Push for Asian-American Studies On Campus

Kaizad Irani ‘22

Staff Writer

Following the doxxing of two Davidson students over alleged neo-Nazi Tweets last fall, many students felt the need to create more educational opportunities on and for minority groups on campus. Along with the push for a Jewish Studies department, a new group of students are working on expanding Davidson’s curriculum to be more inclusive and diverse. 

The Asian-American Initiative (AAI) is a student-led group advocating for an Asian-American Studies department and creating a space for Asian-American students at Davidson. Founded by Cathy Xu ‘21 last semester, the organization consists of nine committees, ranging from a focus on discussion series to the logistical planning of creating the new department. 

“After the events last semester, many Asian students felt impacted, but at the same time, found a lack of Asian student participation and representation at the following student rally. The absence of Asians caused confusion about the role we have in our community and our relationships with our peers,” said Xu. “I decided to hold a meeting for all Asian students interested, so that we could finally begin to get to know each other and discuss how the event impacted us. From it, the AAI formed and now consists of a core group of organizers who have become the Asian family I never had on campus.”

Currently, the group is focused on bringing in tenure track faculty to Davidson who are qualified in teaching Asian-American studies. As of now, the college only has one Asian-American specialist, Dr. Yurika Tamura, a visiting professor for the Humanities and Gender & Sexuality Studies departments. 

“We want to build an interdisciplinary department, similar to ones like Africana Studies, and are currently focused on bringing a critical mass of professors from a multitude of disciplines whose work centers on Asian-Americans,” shared co-organizer Sanzari Aranyak ‘22. “We hope that through bringing professors to campus and working to get them hired as tenure-track faculty, we will be able to build the department.”

Additionally, the AAI has been working on bringing more lectures to campus that can talk about some of the values that the club has. On March 26th, they hosted their first spring lecture titled, “Why Asian-American Studies?” The talk was given by Dr. Khyati Y. Joshi, a Professor of Education at Fairleigh Dickinson University. 

Dr. Joshi’s talk focused on the importance and practicality of an Asian-American curriculum at the college level. According to Dr. Joshi, despite the Asian population being the fastest-growing minority group in the United States, less than 10% of American colleges and universities offer a stand alone Asian-American Studies program.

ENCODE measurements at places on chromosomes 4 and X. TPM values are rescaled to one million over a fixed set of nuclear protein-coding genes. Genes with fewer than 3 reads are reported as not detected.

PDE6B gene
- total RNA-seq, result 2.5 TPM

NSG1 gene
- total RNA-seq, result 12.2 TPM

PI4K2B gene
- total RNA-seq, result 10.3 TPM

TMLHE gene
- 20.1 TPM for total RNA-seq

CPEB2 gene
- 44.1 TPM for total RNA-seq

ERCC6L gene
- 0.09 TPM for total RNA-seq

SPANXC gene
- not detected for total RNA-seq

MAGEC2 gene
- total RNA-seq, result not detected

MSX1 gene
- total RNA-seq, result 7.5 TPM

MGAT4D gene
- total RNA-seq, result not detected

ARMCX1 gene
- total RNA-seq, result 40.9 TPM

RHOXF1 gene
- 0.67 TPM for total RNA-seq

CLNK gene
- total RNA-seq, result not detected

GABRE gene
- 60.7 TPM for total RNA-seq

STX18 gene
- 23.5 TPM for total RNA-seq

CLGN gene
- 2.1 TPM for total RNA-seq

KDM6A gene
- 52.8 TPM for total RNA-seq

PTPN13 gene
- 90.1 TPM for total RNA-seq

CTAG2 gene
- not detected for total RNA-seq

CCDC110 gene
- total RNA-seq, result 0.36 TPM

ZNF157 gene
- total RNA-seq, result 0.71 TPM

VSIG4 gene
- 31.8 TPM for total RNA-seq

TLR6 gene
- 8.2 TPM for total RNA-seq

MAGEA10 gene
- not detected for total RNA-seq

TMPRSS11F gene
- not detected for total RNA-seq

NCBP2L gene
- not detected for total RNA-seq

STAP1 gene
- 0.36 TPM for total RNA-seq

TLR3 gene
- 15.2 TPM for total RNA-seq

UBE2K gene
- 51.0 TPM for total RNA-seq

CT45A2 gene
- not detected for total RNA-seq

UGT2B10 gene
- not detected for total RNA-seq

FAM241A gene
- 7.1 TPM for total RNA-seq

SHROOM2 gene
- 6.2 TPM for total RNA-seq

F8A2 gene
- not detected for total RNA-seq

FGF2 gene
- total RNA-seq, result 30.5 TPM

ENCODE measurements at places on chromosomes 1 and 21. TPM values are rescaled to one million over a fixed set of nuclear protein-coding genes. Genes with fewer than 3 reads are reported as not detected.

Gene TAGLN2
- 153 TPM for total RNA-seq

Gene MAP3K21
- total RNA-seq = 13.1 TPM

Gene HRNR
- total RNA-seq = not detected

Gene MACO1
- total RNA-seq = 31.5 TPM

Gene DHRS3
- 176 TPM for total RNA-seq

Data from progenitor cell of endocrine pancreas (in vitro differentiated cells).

“We are not asking for Asian-American related courses because we already know all of the information and want to educate others. We do not know these histories, and we believe that this is a significant gap that exists across all demographics of students who have gone through the American education system,” expressed Raven Hudson ‘21, another co-organizer of the initiative.

Furthermore, at her lecture, Dr. Joshi covered the importance of creating a student life that includes Asian-Americans — a sentiment also felt by members of the AAI.

“The Asian American population on this campus has little community support. As someone who falls into intersections of multiple identity groups, I have had a hard time finding my people and space on campus,” said Aranyak. “We need a space for Asian-American students that caters to our scholarship and community.”

The AAI plans on having three more lectures and a group discussion before the semester ends. Some of the topics they plan to discuss are the Asian population in Australia, queerness in Asian-American communities, and Afro-Asian relations.

Additionally, the AAI does not want to compete or dismiss any of the existing departments on campus that deal with minority groups and subjects. Rather, they hope to work together to expand and modernize Davidson academics. 

“We are not blaming Africana or Latin American Studies for being established already. We are not saying that it should be Asian-American Studies instead of Jewish Studies that get the next hire. We are not saying that East Asian and South Asian Studies are not doing important work as well,” said Hudson. “By all of us making demands, we are telling Davidson that we want a curriculum that is more diverse, well-rounded, and representative of everyone at the college. Our voices are stronger together when we amplify each other.”

The AAI meets weekly and will continue to host open events throughout the rest of the semester. Contact them at davidsonaai@gmail.com or follow them on Instagram or Twitter @DavidsonAAI. 

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